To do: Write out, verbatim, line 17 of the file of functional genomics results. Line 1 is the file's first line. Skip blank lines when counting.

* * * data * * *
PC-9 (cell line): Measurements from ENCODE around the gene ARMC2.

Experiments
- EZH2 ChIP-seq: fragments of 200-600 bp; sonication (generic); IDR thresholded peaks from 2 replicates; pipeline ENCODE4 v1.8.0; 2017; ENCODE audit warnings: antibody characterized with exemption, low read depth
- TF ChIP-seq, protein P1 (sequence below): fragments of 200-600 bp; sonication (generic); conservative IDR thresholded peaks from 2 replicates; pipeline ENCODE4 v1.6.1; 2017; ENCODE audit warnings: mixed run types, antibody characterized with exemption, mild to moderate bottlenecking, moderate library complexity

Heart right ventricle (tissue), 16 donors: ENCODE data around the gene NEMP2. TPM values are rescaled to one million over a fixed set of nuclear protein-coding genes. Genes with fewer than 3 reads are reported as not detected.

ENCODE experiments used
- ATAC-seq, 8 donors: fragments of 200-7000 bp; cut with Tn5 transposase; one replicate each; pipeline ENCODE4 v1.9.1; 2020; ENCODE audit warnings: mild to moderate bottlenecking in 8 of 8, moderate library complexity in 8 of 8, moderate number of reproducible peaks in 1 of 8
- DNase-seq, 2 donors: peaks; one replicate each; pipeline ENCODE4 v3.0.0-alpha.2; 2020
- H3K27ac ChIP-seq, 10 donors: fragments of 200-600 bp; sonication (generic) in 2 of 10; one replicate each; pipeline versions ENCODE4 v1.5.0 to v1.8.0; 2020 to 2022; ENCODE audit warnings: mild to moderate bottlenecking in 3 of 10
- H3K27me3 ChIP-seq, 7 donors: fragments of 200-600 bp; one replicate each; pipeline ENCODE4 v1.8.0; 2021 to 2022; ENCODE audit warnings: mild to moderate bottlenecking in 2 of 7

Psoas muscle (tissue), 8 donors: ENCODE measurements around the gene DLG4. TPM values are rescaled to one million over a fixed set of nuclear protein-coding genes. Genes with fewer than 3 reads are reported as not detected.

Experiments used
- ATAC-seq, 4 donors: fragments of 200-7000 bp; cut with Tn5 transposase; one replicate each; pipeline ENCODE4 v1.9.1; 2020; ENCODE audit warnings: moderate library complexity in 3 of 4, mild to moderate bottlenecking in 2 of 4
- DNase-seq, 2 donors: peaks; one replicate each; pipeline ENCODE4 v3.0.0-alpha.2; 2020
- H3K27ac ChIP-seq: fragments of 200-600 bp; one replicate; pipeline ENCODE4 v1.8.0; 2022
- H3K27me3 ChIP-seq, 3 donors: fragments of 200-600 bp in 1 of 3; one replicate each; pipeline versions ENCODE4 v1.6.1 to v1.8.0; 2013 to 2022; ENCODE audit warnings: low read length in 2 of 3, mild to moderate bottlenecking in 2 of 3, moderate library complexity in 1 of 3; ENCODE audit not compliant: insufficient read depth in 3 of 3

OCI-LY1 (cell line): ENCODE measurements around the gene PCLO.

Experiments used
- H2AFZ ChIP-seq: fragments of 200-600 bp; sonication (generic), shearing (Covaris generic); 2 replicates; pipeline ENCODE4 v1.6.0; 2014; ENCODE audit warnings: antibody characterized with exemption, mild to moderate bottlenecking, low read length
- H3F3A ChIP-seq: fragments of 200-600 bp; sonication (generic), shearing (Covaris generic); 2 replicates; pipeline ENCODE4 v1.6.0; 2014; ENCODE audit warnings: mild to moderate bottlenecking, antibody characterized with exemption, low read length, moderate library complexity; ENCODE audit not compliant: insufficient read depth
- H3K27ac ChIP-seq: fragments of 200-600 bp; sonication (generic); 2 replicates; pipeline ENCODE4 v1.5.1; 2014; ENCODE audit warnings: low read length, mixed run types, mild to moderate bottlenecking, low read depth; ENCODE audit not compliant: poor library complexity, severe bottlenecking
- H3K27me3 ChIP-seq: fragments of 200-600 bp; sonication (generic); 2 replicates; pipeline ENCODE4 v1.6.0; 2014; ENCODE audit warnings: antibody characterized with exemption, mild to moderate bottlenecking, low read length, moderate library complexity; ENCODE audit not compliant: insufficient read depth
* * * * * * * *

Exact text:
OCI-LY1 (cell line): ENCODE measurements around the gene PCLO.